This year of the plague


How delightful it would be to slip into bed every night and soon drift off to sleep, having only pleasant dreams and remaining in slumber until morning, rather than lying awake for an hour or two hours or more, and then — after finally conking out — being awakened far too soon, at least once, by the call of nature and having to traipse to the bathroom, with remnants of a nightmare clinging to me.

How delightful it would be to awaken each morning feeling refreshed and cheerful and eager to start the day, rather than weighed down by an oppressive sense of amorphous dread, fearing the moment when I must open my eyes and drag myself out of bed.

How delightful it would be to awaken to a spotless, orderly apartment, where everything is where it should be, and no unnecessary stuff lies like an eyesore in every direction.

How delightful it would be to have the branches of a tall tree right outside my bedroom window, a tree full of leaves and twittering birds, and even like the tree outside E.B. White’s window in Maine — a raccoon mother who has found the perfect hollow in which to deliver and rear her young.

How delightful it would be to know exactly how much money I will need to live on and have available for charity until my death, so that if I knew now how much I’d ever need, I could give that extra sum to my son now, or in the maximum allowable increments without taxation.

How delightful it would be to have an indoor garden that has enough nectar to sustain butterflies — and, perhaps, artificial flowers with artificial nectar, like the butterfly houses in zoos, which would serve as an ever-present and endlessly changing feast for my eyes.

How delightful it would be to be able to create exactly what I had in mind to create — that with every attempt, each essay or story would be a succession of perfect sentences and perfect paragraphs that perfectly express a theme or perfectly tell a story, and each drawing or painting would come into being as a perfect representation of what I had imagined.

How delightful it would be to have everything needed for filing my tax returns in a single place, ready for the accountant, rather than wondering not only if I’ll find everything, but whether everything is still somewhere to be found.

How delightful it would be to have a gorgeous singing voice and a capacious memory for lyrics. Or, in an even better fantasy I’ve had, to be able to produce the sounds of instruments solely with my vocal cords in some magical way, so that I could sound like a flute or a clarinet or a string quartet or even a small orchestra.

How delightful it would be to become an expert in many areas of knowledge, which would make the world far richer and more fascinating and wonderful to me than it is now.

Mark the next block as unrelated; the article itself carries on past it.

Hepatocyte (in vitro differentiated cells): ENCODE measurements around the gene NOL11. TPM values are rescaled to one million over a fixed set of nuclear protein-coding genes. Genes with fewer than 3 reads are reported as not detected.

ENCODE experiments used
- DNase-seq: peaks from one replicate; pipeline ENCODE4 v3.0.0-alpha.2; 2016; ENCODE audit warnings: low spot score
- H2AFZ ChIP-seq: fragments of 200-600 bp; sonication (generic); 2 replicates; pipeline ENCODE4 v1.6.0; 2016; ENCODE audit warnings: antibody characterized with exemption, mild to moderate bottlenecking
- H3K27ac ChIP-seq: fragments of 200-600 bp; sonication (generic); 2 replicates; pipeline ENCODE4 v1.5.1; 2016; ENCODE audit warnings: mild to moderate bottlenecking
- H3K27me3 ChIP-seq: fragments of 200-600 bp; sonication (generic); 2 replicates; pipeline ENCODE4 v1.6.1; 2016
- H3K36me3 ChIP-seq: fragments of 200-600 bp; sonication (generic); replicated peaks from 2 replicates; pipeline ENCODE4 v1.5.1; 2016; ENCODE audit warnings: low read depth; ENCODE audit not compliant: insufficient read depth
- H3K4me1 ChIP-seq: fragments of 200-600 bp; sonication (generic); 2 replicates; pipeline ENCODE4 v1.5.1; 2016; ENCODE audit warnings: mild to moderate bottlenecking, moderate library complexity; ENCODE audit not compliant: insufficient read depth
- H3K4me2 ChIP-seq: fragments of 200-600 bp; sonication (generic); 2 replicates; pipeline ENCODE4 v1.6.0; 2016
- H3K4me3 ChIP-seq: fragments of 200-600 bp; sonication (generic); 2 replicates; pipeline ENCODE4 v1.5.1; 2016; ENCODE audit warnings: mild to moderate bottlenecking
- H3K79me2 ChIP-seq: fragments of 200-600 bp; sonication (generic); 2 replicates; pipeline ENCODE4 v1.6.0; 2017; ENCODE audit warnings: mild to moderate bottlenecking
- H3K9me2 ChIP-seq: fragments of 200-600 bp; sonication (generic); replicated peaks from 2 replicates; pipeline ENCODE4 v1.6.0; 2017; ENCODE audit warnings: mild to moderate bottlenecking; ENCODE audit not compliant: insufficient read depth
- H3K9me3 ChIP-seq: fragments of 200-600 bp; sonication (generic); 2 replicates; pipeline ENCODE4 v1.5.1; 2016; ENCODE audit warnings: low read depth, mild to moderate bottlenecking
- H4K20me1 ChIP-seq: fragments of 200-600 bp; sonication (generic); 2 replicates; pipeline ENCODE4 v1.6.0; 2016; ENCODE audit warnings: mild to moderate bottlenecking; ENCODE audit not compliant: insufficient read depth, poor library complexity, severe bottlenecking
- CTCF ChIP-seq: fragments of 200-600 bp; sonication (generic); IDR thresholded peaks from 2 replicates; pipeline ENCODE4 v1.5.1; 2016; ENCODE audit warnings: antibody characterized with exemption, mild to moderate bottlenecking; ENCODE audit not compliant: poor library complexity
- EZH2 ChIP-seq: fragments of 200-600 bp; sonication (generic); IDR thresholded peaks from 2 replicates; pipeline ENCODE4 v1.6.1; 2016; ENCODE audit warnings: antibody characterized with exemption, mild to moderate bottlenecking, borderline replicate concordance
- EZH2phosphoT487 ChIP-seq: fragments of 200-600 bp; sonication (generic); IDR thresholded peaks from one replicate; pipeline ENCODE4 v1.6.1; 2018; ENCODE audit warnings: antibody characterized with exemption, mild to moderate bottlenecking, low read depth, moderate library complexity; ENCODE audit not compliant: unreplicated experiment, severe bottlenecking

How delightful it would be to finally take myself firmly in hand and clear away forever the physical and mental and emotional garbage of a lifetime. How delightful it would be to go to my online sources of news — as I feel driven to do repeatedly every day — and not be bombarded by chronicles of evil and greed and cruelty, sickness and death, suffering and hunger and pain, armed and unarmed conflicts, environmental dangers and disasters, threats and ultimatums, injustices, negligence, malpractice, and real and metaphorical plagues of many kinds.

How delightful it would be if the loving, kind God that Jews of faith praise every day truly existed and would truly be loving and kind, so that there would no longer be evil in the world, or greed or cruelty.

No sickness or suffering. No hunger or pain. No armed or unarmed conflicts. No environmental disasters. No threats and ultimatums. No injustices. No negligence. No malpractice. No real or metaphorical plagues.

And if such a loving and kind God were to exist, how delightful it would be if people never grew very old, but lived forever, and at a certain age were transported to another life-sustaining planet — just as wonderful as Earth — so that Earth would not get impossibly overcrowded.

Surely, with a billion trillion stars in the visible universe, there would be more than enough such planets for humans for a billion years to come.

How delightful it would be to go to bed each night knowing that I had accomplished what I had set out to accomplish that day. That I had helped someone that day. That I had made someone happier that day. That my conscience was clear, and that sleep would soon come, and that I’d sleep soundly until morning, dreaming only pleasant dreams, and wake up feeling refreshed and optimistic.

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